In Moshe’s closing speech, he enumerates different tiers within the nation, following a hierarchal order: “Your: Heads, Tribes, Elders, Officers and all the men of Israel”.
Rashi capitalizes on the seeming redundancy, for after having first listed “your tribes” it is no longer necessary to articulate “all the men of Israel”. Therefore, comments Rashi, “your tribes” should be understood together with the previous item thus rendering “the heads of your tribes”.
Rashi has answered the difficulty by telling us that the intention is the “heads of your tribes”, but why does the Torah convey this by writing “your heads, your tribes” when it really just wanted to communicate the heads of your tribes?
Many times leaders dictate from the top without having an appreciation of the trials and tribulations that the average man suffers. Particularly, people who are born into high society don’t understand the struggles of the masses; those who are born into wealth cannot fathom hunger and poverty. To be an effective and understanding leader it is necessary for him or her to understand the common folk – to be part of the tribe. Thus the head of your tribe should have a dual personality they should be the head and simultaneously part of the tribe. This doesn’t mean that they should denigrate or demean themselves; rather they should take the effort to understand and be conscious of the challenges that face their charges. Thus the Torah teaches us how to choose a tribal leader or in fact any position of authority.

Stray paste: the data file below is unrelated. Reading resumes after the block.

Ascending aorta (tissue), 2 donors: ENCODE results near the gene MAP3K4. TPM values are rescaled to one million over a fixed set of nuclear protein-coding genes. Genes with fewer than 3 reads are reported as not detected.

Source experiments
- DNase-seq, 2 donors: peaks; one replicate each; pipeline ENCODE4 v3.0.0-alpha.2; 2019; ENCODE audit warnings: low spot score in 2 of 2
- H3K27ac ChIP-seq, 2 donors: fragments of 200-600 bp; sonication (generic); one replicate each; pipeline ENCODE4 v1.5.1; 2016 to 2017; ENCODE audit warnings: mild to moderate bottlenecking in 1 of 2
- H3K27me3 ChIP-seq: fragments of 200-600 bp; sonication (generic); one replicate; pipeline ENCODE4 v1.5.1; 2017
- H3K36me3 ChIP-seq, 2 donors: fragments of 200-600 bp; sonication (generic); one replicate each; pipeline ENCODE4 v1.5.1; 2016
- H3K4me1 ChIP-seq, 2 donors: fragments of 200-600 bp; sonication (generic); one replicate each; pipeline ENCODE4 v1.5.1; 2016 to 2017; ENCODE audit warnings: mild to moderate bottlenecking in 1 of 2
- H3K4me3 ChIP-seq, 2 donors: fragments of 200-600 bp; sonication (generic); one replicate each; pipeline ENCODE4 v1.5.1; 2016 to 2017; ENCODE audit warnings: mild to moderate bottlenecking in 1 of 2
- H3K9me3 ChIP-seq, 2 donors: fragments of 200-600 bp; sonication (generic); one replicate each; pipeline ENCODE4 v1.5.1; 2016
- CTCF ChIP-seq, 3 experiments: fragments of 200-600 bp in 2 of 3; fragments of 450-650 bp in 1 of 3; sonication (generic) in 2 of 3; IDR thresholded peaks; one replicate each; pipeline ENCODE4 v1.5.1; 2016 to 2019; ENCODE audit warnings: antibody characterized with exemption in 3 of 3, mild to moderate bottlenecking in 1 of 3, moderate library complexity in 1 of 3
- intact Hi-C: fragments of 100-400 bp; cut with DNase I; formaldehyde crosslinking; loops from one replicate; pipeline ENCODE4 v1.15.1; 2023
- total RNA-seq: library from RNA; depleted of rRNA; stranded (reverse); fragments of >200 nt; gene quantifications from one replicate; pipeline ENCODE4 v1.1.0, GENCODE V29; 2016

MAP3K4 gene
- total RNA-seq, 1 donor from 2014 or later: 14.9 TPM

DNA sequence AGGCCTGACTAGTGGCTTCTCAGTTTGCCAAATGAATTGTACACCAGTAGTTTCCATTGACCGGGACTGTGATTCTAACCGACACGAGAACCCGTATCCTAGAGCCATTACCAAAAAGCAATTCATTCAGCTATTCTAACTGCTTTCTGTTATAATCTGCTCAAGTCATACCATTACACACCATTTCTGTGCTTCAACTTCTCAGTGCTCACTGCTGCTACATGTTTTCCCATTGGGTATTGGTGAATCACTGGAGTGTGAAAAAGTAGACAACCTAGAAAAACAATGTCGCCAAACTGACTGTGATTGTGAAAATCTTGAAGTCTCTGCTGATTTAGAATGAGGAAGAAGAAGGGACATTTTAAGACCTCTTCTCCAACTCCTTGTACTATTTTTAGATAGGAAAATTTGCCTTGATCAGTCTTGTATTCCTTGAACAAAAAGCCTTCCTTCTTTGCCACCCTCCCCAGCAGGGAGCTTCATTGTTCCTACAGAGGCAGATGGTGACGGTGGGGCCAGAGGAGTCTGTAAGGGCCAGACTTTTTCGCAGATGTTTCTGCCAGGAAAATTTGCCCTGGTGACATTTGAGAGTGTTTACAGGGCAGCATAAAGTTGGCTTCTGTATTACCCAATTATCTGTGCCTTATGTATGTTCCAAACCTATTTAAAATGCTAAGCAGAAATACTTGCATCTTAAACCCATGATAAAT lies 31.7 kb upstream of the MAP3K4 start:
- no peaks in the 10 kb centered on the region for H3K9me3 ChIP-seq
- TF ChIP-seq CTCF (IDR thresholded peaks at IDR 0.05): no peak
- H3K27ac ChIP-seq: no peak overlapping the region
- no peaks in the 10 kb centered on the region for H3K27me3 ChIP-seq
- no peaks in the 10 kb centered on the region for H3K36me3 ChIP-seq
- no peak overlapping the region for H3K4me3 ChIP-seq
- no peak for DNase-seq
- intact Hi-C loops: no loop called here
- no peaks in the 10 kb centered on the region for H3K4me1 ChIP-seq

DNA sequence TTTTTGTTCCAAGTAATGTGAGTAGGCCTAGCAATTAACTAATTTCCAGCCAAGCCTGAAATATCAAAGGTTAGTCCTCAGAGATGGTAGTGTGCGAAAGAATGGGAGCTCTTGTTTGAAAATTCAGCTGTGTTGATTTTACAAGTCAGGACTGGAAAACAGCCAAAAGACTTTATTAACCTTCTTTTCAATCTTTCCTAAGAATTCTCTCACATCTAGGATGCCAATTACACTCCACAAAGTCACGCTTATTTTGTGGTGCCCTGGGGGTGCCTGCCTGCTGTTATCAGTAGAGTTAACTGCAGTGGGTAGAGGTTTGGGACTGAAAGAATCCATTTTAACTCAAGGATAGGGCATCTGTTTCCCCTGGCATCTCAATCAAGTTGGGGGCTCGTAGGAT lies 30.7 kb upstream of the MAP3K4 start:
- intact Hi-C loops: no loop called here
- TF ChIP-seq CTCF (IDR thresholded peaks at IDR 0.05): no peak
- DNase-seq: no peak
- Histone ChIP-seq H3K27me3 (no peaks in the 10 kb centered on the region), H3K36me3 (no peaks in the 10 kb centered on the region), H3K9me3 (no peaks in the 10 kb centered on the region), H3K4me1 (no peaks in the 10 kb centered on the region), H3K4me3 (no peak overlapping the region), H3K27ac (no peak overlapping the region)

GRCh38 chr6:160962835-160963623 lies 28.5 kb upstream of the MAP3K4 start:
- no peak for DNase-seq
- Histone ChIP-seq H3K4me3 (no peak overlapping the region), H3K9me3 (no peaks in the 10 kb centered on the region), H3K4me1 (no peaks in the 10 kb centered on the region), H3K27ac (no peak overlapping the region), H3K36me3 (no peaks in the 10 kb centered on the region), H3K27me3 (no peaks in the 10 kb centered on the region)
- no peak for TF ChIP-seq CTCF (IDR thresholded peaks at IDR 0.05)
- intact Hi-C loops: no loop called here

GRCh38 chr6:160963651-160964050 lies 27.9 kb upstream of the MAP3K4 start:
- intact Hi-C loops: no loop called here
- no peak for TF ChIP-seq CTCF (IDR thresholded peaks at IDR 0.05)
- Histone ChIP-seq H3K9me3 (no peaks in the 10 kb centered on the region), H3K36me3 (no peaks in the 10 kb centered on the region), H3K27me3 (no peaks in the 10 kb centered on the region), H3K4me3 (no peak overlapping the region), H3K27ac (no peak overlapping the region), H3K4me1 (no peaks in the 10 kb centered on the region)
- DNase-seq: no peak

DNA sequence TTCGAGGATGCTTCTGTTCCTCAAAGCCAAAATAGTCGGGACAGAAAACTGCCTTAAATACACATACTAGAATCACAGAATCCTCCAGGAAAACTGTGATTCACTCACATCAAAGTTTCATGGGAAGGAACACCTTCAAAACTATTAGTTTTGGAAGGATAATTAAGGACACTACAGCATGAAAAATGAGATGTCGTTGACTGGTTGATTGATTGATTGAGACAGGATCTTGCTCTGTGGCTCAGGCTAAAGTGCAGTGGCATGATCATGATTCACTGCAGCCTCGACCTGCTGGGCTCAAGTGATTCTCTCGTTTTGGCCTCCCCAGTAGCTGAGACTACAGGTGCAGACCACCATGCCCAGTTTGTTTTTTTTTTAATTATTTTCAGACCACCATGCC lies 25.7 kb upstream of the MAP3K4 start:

Try to receive advice and direction from someone who understands you.
Rabbi Elya Chaim of Lodz (1821-1912) was often involved in raising money for worthy causes. During one especially harsh winter the price of firewood rose dramatically. Rabbi Elya Chaim visited wealthy homes to collect money with which to heat the homes of the poor.
When he approached Kalman Poznanski, the most prosperous man in the city, Kalman met him at the door. “Welcome, honored Rabbi. Please, come in.”
Rabbi Elya Chaim proceeded to discuss a variety of matters with Kalman, not budging from the doorstep. Kalman was freezing, but did not want to interrupt his respected visitor to reiterate his invitation. Things continued in the same vein for some time, until Kalman’s teeth began to chatter and his hands turned numb.
“Please, honored Rabbi” he ventured “I am freezing. Can we discuss this inside my home, before the fire?”
“Now,” said Rabbi Elya Chaim, still remaining on the threshold “I will tell you why I have come. The high price of firewood has made it impossible for the poor of our city to heat their homes. They are freezing, Kalman. I have come to ask you to contribute to a fund to secure kindling for these homes.”
Poznanski gladly, unhesitatingly, gave a large sum to this deserving endeavor. Rabbi Elya Chaim then entered Kalman’s home and both sat on the cozy couches in the warm living room.
“Excuse me, Rabbi” began Reb Kalman, no longer able to stifle his curiosity “Why did you remain outside for so long? Firstly it does not seem fitting for a Rabbi to stand on the doorstep. Secondly we were standing in the cold unnecessarily.”
“It was the most practical course” responded Reb Elya Chaim. “There is a popular aphorism ‘a person who is satiated cannot fathom the suffering of one who is hungry’. I came to impress upon you the tribulations of those who have no wood with which to warm their homes. This was best done by letting you feel, for a time, the cold they encounter daily. Had I tried to explain their plight to you, sitting here comfortably, the gravity of the situation would have remained hidden to you. Therefore, I kept you in the cold at the door first, to allow you this chance to fully grasp the severity of their situation.
When the weather is severely cold, a gentile may be instructed to kindle a fire or turn up the heat (Shulchan Aruch 276:5).